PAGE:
Being what one already is is effortless since beingness is always present and always experienced. On the other hand, pretending to be what one is not (i.e. the body and the mind) requires continuous mental effort, even though the effort is nearly always at a subconscious level. It therefore follows that in the higher stages of self-enquiry effort takes attention away from the experience of being while the cessation of mental effort reveals it. Ultimately, the Self is not discovered as a result of doing anything, but only by being. As Sri Ramana himself once remarked:
Do not meditate — be!
Do not think that you are — be!
Don’t think about being — you are! (The Secret of Arunachala, p. 73)
Self-enquiry should not be regarded as a meditation practice that takes place at certain hours and in certain positions; it should continue throughout one’s waking hours, irrespective of what one is doing. Sri Ramana saw no conflict between working and self-enquiry and he maintained that with a little practice it could be done under any circumstances. He did sometimes say that regular periods of formal practice were good for beginners, but he never advocated long periods of sitting meditation and he always showed his disapproval when any of his devotees expressed a desire to give up their mundane activities in favour of a meditative life.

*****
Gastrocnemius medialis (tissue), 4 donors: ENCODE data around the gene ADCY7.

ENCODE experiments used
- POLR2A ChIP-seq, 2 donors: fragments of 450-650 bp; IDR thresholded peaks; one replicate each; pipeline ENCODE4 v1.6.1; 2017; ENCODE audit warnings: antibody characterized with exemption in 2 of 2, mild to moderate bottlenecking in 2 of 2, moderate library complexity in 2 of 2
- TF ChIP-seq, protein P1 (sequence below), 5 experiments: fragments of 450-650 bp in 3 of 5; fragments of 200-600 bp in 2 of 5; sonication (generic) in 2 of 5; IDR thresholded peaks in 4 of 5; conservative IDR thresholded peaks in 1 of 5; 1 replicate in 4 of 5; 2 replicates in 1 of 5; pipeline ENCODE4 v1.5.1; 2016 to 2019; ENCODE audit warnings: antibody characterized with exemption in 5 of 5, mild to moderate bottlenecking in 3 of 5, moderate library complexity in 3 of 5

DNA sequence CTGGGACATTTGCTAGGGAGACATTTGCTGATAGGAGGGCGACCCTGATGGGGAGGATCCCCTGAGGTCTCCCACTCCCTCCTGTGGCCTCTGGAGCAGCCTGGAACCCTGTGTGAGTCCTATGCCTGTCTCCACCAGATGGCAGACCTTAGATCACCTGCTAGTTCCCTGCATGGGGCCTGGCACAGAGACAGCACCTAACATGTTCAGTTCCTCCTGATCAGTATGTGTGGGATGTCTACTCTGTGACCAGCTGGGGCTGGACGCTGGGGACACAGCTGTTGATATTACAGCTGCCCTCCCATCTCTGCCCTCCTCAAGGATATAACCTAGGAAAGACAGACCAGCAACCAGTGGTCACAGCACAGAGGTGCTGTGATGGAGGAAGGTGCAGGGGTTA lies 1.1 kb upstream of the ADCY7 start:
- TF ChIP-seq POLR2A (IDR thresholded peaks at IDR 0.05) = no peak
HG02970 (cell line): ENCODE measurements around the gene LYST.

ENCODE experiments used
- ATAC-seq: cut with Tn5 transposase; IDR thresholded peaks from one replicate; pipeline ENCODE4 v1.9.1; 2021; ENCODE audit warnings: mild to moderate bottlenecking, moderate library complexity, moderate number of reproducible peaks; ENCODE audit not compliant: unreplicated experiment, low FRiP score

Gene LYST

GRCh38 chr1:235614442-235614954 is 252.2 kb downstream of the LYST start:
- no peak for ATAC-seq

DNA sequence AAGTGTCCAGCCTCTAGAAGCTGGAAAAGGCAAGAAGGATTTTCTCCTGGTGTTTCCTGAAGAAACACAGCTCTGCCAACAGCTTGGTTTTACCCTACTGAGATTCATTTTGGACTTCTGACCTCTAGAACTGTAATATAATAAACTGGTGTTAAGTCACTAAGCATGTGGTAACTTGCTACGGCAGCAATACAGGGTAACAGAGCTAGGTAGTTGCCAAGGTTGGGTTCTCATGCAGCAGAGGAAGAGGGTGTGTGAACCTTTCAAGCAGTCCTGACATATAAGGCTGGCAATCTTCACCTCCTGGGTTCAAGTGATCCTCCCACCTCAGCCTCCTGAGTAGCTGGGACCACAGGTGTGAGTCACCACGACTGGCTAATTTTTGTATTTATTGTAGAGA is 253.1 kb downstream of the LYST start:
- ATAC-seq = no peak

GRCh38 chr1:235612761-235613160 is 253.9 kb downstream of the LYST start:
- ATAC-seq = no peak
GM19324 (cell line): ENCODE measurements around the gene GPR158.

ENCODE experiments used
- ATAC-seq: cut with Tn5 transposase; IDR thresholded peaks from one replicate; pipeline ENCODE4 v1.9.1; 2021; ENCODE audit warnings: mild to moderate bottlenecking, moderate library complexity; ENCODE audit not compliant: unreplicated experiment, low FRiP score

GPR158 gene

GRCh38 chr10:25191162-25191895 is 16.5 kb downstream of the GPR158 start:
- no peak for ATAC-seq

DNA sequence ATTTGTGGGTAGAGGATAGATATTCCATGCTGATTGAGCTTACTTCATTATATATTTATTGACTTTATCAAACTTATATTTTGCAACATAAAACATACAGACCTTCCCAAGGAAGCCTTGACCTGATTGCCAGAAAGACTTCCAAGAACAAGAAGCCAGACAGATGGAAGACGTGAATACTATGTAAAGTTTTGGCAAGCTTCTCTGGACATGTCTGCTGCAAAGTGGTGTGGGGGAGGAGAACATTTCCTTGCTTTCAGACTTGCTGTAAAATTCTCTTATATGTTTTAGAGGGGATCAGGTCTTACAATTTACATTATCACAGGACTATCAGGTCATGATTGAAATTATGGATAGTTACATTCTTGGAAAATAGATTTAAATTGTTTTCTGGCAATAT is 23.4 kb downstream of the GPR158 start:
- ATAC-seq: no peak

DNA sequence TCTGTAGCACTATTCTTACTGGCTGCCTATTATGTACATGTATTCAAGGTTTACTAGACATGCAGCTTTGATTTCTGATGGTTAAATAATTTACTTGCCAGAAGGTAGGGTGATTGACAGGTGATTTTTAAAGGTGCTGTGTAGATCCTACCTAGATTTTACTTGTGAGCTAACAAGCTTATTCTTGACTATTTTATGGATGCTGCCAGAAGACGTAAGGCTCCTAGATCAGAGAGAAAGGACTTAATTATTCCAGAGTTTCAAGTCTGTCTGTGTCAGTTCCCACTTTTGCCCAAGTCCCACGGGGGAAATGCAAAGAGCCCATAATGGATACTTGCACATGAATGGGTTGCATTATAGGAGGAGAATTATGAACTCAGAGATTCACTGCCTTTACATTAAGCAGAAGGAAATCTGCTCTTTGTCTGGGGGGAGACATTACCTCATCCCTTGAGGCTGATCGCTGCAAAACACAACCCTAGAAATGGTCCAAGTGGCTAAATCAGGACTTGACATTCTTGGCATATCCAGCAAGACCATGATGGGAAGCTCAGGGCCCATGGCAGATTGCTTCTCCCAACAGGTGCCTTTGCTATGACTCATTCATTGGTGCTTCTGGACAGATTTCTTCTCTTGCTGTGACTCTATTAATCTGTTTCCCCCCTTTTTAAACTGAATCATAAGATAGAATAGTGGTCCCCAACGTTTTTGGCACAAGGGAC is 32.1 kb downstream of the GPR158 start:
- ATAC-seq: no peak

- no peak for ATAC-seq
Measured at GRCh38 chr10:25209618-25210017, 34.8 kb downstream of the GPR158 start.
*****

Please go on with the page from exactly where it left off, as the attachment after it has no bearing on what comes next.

Question: You say one can realise the Self by a search for it. What is the character of this search?